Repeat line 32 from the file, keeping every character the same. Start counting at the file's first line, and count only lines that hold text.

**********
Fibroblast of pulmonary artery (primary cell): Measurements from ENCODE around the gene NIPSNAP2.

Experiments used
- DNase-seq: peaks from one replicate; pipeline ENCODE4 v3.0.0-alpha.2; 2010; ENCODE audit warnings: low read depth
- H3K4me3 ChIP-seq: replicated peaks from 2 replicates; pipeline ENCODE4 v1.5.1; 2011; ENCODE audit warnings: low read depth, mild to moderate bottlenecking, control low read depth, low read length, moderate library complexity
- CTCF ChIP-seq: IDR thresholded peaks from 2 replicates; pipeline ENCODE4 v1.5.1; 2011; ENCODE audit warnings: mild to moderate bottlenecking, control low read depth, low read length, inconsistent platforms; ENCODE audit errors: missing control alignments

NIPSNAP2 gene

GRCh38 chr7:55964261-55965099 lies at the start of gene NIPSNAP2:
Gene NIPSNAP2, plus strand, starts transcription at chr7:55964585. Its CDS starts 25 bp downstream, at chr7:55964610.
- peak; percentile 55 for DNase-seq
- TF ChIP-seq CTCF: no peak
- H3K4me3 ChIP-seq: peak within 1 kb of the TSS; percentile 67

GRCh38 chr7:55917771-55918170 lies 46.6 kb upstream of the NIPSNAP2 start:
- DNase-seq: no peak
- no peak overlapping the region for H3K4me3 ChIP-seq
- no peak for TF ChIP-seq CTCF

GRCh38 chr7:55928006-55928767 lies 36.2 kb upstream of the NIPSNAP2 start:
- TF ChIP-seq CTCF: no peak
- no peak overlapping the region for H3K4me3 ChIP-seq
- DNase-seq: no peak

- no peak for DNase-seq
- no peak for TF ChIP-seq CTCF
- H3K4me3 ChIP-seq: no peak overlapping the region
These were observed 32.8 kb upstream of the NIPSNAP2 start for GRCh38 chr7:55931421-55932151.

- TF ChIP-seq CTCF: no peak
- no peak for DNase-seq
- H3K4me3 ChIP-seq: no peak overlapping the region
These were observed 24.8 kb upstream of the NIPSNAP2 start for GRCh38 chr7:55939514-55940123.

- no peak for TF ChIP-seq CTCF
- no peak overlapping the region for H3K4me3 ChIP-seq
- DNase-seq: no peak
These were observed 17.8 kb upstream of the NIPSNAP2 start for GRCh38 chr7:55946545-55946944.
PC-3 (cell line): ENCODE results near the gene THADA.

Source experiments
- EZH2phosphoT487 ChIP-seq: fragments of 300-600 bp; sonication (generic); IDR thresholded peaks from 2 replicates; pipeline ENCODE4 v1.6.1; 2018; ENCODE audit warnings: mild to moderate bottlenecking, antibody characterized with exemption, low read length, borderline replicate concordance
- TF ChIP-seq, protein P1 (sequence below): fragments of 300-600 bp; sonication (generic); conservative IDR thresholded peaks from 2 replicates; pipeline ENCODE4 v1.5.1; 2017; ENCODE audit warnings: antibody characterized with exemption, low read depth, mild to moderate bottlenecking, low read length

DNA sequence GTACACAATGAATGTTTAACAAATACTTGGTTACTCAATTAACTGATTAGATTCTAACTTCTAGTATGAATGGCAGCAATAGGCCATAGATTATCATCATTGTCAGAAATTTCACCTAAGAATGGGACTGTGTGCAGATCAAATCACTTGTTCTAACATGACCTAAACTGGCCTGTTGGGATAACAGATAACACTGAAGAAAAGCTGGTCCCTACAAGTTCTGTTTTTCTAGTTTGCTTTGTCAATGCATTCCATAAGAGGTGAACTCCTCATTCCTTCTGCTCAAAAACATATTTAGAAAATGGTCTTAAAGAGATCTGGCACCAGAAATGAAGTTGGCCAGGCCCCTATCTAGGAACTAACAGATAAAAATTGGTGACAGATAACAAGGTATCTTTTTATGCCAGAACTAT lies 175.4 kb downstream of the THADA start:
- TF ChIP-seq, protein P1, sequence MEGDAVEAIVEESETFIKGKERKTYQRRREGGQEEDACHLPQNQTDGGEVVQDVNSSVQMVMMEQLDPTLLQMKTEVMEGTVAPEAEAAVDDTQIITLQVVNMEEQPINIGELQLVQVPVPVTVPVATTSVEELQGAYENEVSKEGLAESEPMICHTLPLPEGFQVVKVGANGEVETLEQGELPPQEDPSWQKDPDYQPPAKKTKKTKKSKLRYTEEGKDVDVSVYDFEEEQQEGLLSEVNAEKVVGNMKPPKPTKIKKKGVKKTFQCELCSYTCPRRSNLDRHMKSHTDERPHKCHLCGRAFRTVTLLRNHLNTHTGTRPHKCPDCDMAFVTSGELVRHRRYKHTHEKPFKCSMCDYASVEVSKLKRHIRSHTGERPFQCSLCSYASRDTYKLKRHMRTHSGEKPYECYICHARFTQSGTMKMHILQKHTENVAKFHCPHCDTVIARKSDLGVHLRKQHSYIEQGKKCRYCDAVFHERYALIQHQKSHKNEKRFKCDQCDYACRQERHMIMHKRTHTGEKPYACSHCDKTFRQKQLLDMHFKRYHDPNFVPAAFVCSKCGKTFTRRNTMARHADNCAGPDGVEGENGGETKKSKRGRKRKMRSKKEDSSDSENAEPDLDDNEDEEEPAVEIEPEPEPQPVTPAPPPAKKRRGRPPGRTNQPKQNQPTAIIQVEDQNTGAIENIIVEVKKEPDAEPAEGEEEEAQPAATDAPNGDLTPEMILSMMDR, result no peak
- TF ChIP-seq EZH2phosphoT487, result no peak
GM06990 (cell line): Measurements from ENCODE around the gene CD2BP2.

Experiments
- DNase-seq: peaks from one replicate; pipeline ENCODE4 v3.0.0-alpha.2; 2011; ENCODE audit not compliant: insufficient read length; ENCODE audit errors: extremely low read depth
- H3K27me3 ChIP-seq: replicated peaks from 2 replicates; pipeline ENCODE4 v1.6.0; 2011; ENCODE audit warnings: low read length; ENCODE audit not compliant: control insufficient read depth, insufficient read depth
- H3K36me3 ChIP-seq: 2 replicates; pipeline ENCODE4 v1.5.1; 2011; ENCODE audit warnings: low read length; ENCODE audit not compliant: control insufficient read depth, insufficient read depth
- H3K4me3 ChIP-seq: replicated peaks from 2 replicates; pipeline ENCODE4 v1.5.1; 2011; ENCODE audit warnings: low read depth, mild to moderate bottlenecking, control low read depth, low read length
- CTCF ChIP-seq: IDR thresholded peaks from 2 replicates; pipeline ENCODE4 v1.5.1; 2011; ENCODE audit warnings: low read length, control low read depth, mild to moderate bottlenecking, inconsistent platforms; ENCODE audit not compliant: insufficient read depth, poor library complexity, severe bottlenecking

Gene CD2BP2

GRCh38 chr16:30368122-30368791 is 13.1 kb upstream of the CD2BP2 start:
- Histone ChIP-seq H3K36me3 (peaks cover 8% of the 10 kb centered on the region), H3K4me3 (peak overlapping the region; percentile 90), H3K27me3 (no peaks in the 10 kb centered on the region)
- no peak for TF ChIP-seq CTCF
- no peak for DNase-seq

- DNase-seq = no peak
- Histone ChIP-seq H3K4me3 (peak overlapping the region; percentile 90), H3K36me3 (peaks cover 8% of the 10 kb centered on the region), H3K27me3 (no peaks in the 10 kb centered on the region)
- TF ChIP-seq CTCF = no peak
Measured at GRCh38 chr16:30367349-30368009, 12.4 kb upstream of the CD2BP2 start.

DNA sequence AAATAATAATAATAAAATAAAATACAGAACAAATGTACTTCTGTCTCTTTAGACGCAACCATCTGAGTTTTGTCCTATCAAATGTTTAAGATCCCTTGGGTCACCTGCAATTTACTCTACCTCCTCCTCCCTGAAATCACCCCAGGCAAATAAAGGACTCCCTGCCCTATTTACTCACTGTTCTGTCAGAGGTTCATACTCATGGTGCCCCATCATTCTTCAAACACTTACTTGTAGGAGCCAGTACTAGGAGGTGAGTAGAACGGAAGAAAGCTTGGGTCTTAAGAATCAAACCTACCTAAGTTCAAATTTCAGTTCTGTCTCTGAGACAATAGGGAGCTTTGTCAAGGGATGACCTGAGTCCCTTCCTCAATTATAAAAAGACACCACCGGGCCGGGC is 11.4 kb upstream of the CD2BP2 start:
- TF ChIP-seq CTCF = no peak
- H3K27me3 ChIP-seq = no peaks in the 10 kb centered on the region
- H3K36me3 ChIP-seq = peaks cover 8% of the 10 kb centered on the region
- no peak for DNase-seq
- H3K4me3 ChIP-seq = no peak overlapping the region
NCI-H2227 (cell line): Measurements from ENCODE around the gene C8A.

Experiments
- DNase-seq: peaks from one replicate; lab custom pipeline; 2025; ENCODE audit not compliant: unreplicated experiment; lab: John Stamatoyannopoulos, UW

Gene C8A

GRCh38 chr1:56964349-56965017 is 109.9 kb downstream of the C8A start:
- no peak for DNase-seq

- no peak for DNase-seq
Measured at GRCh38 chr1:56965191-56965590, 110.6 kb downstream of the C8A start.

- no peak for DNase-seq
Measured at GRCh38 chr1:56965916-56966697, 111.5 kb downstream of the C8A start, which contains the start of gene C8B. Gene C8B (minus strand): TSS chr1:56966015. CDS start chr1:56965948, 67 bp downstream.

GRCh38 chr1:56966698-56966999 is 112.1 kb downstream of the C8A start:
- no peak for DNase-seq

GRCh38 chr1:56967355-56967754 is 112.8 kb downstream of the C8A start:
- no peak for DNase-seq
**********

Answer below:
PC-3 (cell line): ENCODE results near the gene THADA.